## Point vortex dynamics as zero-radius limit of the motion of a rigid body in an irrotational fluid

dc.contributor.author | Glass, Olivier | |

dc.contributor.author | Munnier, Alexandre | |

dc.contributor.author | Sueur, Franck | |

dc.date.accessioned | 2020-01-06T13:20:25Z | |

dc.date.available | 2020-01-06T13:20:25Z | |

dc.date.issued | 2018 | |

dc.identifier.issn | 0020-9910 | |

dc.identifier.uri | https://basepub.dauphine.fr/handle/123456789/20377 | |

dc.language.iso | en | en |

dc.subject | point vortex system | en |

dc.subject.ddc | 515 | en |

dc.title | Point vortex dynamics as zero-radius limit of the motion of a rigid body in an irrotational fluid | en |

dc.type | Article accepté pour publication ou publié | |

dc.description.abstracten | The point vortex system is usually considered as an idealized model where the vorticity of an ideal incompressible two-dimensional fluid is concentrated in a finite number of moving points. In the case of a single vortex in an otherwise irrotational ideal fluid occupying a bounded and simply-connected two-dimensional domain the motion is given by the so-called Kirchhoff–Routh velocity which depends only on the domain. The main result of this paper establishes that this dynamics can also be obtained as the limit of the motion of a rigid body immersed in such a fluid when the body shrinks to a massless point particle with fixed circulation. The rigid body is assumed to be only accelerated by the force exerted by the fluid pressure on its boundary, the fluid velocity and pressure being given by the incompressible Euler equations, with zero vorticity. The circulation of the fluid velocity around the particle is conserved as time proceeds according to Kelvin’s theorem and gives the strength of the limit point vortex. We also prove that in the different regime where the body shrinks with a fixed mass the limit dynamics is governed by a second-order differential equation involving a Kutta–Joukowski-type lift force. To prove these results, in a first step we reformulate the dynamics of the body in order to make more explicit different kind of interactions with the fluid. Precisely we establish that the Newton–Euler equations of translational and rotational dynamics of the body can be seen as a 3-dimensional ODE with coefficients solving an auxiliary problem for the fluid. When the circulation around the body is zero, this equation is a geodesic equation for a metric associated with the well-known “added inertia” phenomenon; with a nonzero circulation, an additional term similar to the Lorentz force of electromagnetism appears. Then, in the zero-radius limit, surprising relations between leading and subprincipal orders of various terms and modulation variables show up and allow us to establish a normal form with a gyroscopic structure. This leads to uniform estimates on the body’s dynamics thanks to a modulated energy, and therefore allows us to describe the transition of the dynamics in the limit. | en |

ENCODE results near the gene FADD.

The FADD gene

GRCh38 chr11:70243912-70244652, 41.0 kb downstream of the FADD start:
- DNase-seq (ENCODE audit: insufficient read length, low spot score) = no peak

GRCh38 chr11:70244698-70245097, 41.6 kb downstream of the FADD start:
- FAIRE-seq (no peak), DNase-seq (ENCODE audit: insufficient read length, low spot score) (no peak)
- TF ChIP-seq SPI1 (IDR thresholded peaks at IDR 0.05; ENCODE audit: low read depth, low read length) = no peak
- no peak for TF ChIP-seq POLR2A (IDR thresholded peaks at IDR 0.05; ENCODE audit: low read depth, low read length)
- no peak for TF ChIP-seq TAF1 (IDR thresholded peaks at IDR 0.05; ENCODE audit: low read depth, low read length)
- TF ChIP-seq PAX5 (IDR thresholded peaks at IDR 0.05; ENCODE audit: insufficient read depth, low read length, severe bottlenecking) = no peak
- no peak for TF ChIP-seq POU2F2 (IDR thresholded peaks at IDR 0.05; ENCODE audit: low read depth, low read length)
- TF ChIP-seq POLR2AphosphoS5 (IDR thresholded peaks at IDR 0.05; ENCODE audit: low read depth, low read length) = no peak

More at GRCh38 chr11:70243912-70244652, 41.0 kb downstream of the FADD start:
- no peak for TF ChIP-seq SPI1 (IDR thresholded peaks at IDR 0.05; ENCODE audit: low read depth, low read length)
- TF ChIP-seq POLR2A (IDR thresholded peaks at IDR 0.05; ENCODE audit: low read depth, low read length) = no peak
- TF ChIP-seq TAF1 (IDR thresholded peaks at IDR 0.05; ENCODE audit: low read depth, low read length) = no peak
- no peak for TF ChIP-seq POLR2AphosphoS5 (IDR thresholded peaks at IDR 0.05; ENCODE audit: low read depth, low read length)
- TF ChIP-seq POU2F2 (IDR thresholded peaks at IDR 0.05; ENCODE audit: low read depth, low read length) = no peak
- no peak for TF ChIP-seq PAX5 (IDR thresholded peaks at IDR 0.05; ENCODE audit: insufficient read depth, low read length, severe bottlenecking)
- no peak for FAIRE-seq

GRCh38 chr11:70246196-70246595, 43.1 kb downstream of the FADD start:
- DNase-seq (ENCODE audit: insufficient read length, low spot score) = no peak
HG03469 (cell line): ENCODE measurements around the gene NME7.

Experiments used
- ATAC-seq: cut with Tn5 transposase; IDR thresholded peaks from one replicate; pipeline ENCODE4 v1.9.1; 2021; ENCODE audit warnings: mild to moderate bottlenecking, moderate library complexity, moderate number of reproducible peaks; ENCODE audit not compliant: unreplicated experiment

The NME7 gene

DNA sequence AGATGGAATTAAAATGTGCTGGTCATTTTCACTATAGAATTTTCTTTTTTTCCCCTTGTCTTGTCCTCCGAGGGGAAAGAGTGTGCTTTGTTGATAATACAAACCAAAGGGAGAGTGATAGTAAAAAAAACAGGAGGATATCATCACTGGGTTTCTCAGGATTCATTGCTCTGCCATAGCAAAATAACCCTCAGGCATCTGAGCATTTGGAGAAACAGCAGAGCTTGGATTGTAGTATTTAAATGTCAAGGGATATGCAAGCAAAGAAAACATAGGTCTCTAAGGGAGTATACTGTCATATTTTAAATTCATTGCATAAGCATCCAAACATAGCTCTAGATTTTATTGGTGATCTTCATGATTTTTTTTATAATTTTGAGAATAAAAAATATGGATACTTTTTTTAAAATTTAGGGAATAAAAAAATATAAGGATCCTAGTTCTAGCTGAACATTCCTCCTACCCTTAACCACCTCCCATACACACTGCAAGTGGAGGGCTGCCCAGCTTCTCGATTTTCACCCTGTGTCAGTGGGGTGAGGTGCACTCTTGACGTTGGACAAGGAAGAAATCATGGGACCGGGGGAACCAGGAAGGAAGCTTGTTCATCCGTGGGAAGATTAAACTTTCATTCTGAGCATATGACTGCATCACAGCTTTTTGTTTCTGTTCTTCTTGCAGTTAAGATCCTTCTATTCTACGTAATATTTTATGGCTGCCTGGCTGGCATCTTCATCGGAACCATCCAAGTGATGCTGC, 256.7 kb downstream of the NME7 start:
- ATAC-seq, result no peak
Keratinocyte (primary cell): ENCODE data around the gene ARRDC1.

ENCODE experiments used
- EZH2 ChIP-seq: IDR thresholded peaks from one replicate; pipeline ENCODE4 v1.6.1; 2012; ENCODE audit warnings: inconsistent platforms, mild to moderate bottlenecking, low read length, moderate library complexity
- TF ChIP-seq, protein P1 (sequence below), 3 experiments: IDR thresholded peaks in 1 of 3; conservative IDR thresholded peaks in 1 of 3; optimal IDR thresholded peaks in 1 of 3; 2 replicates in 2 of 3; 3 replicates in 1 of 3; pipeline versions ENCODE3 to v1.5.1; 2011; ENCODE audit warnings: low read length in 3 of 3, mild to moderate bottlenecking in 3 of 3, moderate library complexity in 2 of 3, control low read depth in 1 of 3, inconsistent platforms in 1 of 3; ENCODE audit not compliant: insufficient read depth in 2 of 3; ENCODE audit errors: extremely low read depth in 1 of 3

dc.relation.isversionofjnlname | Inventiones Mathematicae | |

dc.relation.isversionofjnlvol | 214 | en |

dc.relation.isversionofjnlissue | 1 | en |

dc.relation.isversionofjnldate | 2018-10 | |

dc.relation.isversionofjnlpages | 171-287 | en |

dc.relation.isversionofdoi | 10.1007/s00222-018-0802-4 | en |

dc.relation.isversionofjnlpublisher | Springer | en |

dc.subject.ddclabel | Analyse | en |

dc.relation.forthcoming | non | en |

dc.relation.forthcomingprint | non | en |

dc.description.ssrncandidate | non | en |

dc.description.halcandidate | non | en |

dc.description.readership | recherche | en |

dc.description.audience | International | en |

dc.relation.Isversionofjnlpeerreviewed | oui | en |

dc.relation.Isversionofjnlpeerreviewed | oui | en |

dc.date.updated | 2020-01-06T13:12:48Z | |

hal.person.labIds | 60 | |

hal.person.labIds | 211251 | |

hal.person.labIds | 27730 |